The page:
The Swedish government has proposed several tax changes designed to incentivize consumers to repair broken items instead of discarding them.
Lawmakers from the ruling Social Democrat and Green Party coalition added provisions into the most recent budget, reducing Sweden’s value-added tax for all bike, clothing and shoe repairs to 12 per cent from 25 per cent. In addition, households that pay to repair appliances such as washing machines will be eligible for a tax deduction. The two initiatives are projected to cost the national treasury $114 million annually, but will be partially offset by a controversial new levy on electronics that contain chemicals the government describes as dangerous to humans. These include the fire retardant pentaBDE, often found on cellphone covers. The initiatives will be voted on later this month, but are widely expected to pass.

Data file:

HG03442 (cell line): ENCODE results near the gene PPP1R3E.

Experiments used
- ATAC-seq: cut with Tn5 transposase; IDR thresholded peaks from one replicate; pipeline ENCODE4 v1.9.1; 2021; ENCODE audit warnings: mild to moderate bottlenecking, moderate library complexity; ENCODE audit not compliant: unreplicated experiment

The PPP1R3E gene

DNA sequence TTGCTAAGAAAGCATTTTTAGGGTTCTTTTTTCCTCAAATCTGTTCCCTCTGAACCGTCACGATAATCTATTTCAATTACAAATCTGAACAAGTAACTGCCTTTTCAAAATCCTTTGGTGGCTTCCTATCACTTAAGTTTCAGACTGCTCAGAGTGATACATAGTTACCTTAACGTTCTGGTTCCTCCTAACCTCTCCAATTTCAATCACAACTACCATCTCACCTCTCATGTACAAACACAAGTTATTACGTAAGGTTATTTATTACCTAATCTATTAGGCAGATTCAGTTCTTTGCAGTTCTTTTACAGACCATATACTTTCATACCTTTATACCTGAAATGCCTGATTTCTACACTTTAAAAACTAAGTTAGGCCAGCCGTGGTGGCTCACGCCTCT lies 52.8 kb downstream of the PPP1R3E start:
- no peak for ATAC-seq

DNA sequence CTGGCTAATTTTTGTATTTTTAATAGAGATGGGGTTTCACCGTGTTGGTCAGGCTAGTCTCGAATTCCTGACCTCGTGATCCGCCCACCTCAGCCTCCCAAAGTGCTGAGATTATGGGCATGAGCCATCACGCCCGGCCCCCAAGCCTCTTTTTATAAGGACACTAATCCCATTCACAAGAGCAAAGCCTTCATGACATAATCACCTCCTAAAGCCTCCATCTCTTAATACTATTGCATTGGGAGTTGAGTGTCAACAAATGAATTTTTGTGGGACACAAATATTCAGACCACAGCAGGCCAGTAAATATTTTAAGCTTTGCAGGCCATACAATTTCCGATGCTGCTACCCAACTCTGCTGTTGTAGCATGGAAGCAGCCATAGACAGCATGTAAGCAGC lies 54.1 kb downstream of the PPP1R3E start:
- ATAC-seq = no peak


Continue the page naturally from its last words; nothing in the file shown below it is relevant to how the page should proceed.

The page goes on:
Deputy finance minister Per Bolund argues this change will nudge Swedes to pursue a more sustainable form of consumption that values quality goods over disposable items. The government is looking to bolster the domestic repair industry, which has been aided in recent years by the rise of the maker movement and the sharing economy more broadly. Tax incentives will act to even out the current imbalance between the cost of repairs and replacement, which is often cheaper due to the pool of inexpensive labour available abroad.
“We also know that repairs are more labour-intense than production, which has been largely automized, so expanding repairs could actually contribute to an expanding labour market and a decrease in unemployment,” said Bolund in a recent interview with the World Economic Forum. “Especially because repair services often require high skills but not very high education, so we believe there’s a currently unemployed part of the labour force that could benefit.” Most of the repair jobs created will stay in the country, providing further economic benefits, he says.
Sweden has made great strides in tackling carbon emissions, cutting emissions 23 per cent over the past quarter-century. But it has struggled to address the global environmental impact from Swedish consumption patterns, along with the difficulties associated with disposal. The country diverted 58,000 tonnes of electronic and household goods from landfills in 2015.